On Care for our Common Home
On Wednesday April 22, 2020 Fr. Kevin O'Brien, SJ, President of Santa Clara University, and 29 other readers, successfully sustained a reading of the text from noon-10:00 PM, cycling through the entire text of 246 sections 2.2 times.
The final section that was proclaimed (#38) states:
38. Let us mention, for example, those richly biodiverse lungs of our planet which are the Amazon and the Congo basins, or the great aquifers and glaciers. We know how important these are for the entire earth and for the future of humanity. The ecosystems of tropical forests possess an enormously complex biodiversity which is almost impossible to appreciate fully, yet when these forests are burned down or levelled for purposes of cultivation, within the space of a few years countless species are lost and the areas frequently become arid wastelands. A delicate balance has to be maintained when speaking about these places, for we cannot overlook the huge global economic interests which, under the guise of protecting them, can undermine the sovereignty of individual nations. In fact, there are “proposals to internationalize the Amazon, which only serve the economic interests of transnational corporations”. We cannot fail to praise the commitment of international agencies and civil society organizations which draw public attention to these issues and offer critical cooperation, employing legitimate means of pressure, to ensure that each government carries out its proper and inalienable responsibility to preserve its country’s environment and natural resources, without capitulating to spurious local or international interests.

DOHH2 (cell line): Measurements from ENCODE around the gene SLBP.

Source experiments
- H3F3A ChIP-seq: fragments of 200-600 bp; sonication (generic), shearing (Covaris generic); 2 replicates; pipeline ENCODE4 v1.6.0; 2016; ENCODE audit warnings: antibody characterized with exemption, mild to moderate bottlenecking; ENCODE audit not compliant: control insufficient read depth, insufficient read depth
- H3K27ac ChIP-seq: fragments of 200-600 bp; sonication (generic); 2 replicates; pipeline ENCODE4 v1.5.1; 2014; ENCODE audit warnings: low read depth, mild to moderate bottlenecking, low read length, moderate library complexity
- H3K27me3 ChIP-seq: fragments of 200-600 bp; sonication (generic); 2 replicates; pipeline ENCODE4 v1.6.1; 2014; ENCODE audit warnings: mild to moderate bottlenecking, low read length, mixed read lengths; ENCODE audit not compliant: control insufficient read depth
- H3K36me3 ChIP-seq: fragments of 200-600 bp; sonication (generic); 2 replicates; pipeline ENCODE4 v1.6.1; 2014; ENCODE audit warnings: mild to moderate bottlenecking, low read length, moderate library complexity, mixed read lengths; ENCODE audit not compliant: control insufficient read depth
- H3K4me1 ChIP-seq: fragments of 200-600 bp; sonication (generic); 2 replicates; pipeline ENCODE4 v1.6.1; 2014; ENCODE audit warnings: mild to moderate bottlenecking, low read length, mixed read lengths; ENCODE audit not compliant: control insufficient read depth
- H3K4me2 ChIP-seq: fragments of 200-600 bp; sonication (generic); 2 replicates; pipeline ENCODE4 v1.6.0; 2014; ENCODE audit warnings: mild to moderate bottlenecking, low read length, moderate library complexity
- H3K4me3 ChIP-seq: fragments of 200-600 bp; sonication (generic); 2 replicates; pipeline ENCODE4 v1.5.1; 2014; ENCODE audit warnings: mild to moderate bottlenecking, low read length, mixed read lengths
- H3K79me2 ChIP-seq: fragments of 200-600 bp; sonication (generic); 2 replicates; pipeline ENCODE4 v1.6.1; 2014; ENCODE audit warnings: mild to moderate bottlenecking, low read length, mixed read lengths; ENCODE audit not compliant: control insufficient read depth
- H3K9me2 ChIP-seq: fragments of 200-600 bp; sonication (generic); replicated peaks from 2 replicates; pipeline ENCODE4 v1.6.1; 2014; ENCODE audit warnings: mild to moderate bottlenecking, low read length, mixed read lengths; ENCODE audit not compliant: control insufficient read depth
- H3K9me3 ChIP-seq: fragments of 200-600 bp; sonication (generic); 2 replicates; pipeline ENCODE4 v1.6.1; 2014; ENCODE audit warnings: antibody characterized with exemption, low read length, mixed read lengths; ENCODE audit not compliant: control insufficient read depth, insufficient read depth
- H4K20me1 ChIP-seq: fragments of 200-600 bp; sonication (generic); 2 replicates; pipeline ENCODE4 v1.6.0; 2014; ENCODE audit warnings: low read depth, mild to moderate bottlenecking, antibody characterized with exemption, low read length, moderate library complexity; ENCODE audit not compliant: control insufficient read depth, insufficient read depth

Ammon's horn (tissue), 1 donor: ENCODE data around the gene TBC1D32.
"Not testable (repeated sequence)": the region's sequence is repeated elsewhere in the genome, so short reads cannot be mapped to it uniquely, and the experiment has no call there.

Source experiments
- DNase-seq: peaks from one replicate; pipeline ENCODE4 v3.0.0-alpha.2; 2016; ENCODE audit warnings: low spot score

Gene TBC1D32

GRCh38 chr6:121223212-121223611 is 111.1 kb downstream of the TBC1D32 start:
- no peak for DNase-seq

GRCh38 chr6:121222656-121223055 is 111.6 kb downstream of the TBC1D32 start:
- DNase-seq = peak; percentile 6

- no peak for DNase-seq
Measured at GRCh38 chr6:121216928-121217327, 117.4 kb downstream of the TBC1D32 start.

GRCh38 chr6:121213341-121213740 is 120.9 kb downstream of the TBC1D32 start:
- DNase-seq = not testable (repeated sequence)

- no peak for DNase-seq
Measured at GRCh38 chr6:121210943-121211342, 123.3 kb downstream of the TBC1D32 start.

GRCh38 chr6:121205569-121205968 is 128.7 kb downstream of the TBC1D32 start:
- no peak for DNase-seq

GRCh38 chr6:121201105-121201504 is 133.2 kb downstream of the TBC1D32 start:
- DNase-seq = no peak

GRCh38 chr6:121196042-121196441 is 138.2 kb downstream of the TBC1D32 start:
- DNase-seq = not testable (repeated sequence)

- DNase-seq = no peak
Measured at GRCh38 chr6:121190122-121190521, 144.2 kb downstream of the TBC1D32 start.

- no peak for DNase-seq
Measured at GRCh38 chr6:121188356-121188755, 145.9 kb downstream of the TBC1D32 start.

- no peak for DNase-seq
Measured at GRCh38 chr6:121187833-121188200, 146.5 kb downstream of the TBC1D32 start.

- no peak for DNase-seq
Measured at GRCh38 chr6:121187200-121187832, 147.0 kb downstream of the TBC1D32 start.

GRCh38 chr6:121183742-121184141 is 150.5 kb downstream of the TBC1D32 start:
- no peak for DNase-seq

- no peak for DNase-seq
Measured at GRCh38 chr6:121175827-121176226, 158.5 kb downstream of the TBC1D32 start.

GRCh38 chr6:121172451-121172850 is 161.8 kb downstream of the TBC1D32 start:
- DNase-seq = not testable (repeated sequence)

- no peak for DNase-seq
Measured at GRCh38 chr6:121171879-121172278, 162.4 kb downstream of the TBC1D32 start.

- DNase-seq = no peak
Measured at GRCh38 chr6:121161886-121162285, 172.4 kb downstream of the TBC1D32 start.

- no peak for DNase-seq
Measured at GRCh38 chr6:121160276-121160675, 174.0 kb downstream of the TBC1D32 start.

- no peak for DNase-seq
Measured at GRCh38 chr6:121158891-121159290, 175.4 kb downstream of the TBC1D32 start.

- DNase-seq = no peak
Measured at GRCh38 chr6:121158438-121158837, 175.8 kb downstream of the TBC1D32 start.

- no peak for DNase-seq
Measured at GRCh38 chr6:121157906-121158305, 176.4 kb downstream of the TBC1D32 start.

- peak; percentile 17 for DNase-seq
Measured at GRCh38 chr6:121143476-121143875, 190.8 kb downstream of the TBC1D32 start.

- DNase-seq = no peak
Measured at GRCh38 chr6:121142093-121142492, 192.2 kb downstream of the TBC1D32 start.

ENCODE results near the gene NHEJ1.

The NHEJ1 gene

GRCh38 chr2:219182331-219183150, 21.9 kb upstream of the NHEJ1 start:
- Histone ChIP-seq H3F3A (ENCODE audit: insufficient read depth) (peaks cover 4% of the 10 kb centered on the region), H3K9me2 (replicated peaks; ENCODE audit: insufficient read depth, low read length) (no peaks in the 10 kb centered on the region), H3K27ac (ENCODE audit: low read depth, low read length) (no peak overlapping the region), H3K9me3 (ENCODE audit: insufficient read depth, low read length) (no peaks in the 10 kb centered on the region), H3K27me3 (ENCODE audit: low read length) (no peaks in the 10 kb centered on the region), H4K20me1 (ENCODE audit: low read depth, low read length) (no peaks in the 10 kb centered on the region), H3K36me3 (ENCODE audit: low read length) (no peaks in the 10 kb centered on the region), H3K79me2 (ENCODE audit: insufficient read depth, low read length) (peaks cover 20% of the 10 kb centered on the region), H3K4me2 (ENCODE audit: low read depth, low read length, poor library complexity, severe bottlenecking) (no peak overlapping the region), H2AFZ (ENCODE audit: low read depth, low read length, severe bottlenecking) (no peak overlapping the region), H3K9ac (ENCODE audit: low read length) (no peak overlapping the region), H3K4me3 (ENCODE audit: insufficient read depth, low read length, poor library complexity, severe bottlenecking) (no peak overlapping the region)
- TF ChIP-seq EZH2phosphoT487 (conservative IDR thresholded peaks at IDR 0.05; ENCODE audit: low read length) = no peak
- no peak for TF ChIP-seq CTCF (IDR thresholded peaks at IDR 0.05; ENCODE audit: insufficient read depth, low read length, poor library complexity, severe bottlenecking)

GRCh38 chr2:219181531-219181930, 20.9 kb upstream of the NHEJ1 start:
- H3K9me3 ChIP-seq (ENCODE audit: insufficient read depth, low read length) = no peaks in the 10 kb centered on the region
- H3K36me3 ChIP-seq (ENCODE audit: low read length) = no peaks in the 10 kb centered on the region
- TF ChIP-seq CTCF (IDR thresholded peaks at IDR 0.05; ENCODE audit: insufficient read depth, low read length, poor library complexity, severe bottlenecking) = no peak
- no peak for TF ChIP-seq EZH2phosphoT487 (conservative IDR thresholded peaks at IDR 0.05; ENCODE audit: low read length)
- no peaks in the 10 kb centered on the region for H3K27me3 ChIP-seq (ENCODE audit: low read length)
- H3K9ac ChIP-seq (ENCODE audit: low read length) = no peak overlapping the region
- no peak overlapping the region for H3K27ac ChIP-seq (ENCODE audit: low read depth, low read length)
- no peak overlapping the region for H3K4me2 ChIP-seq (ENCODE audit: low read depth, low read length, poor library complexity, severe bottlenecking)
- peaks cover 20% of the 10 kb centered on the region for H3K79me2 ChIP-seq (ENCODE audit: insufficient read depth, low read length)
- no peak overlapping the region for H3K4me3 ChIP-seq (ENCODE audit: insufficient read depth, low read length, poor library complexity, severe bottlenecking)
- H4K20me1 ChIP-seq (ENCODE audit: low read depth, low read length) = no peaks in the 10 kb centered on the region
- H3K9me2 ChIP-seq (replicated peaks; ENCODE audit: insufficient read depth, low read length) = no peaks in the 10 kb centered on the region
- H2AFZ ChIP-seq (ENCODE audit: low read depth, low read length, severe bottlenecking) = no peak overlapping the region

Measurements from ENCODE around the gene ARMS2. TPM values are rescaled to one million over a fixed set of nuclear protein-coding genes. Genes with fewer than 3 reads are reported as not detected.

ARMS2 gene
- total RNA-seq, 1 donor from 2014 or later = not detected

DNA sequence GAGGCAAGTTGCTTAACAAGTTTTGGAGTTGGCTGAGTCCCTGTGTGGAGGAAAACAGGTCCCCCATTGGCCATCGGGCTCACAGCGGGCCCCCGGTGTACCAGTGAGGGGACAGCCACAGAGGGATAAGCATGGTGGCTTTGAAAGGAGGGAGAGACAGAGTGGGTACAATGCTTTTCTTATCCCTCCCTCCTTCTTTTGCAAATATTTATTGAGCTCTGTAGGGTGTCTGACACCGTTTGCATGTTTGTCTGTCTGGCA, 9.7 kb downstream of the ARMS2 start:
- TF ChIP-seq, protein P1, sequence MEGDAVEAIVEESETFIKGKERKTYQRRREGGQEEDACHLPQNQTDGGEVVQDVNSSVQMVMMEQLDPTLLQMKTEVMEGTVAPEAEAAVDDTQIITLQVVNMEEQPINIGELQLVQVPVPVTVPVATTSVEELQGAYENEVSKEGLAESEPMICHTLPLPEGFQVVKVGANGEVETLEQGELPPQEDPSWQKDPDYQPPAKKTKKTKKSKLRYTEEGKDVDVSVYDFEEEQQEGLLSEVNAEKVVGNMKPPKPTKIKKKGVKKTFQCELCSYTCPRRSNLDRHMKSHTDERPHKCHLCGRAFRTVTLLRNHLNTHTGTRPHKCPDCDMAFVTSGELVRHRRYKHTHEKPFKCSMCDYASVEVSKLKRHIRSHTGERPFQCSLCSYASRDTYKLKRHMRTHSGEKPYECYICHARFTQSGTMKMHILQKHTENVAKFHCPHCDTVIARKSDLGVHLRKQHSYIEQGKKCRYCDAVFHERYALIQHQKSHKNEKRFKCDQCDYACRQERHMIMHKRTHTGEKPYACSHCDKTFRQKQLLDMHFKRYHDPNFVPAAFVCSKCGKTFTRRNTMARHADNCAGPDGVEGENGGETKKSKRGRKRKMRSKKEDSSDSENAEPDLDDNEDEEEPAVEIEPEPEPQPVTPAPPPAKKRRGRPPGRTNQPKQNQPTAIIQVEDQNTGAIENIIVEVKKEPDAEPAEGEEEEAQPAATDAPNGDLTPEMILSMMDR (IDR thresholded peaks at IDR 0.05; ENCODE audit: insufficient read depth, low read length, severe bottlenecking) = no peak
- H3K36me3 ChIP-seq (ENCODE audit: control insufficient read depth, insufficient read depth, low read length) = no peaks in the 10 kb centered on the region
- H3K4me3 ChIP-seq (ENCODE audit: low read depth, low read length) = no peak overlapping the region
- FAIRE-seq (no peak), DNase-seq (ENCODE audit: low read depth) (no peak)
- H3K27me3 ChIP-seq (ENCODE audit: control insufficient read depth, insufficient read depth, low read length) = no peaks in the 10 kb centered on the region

Pope Frances' 77-page environmental encyclical is an amazing blend of secular concerns, scientific and poetic elements, Christian language, social justice teachings, imagery, and prayers.
It serves as a foundational document for many SCU initiatives and also centers this week (literally and figuratively) of tUrn events.
This work challenges us to renew our commitment and restore balance in all of our relationships to each other, to all living things, and to the future.
We are taking the Laudato Si' challenge
During tUrn readers take on 20 minute "shifts" to sustain a 10-hour reading of this text.
Why 10 hours?
One hour per year we have remaining, according to most in the scientific community, to drawdown global warming such that we do not enter an inescapable, accelerated warming loop that would devastate life as we know it.
We, who are living in this unprecedented window of time in human history, can either become informed and move into generous, unprecedented, just, informed action, or we can say, when asked in ten years, that we did not do that.
And join us October 14, 2020 for our next marathon reading.
Thank you for participating together.
We hope you can gaze at
a tree while hearing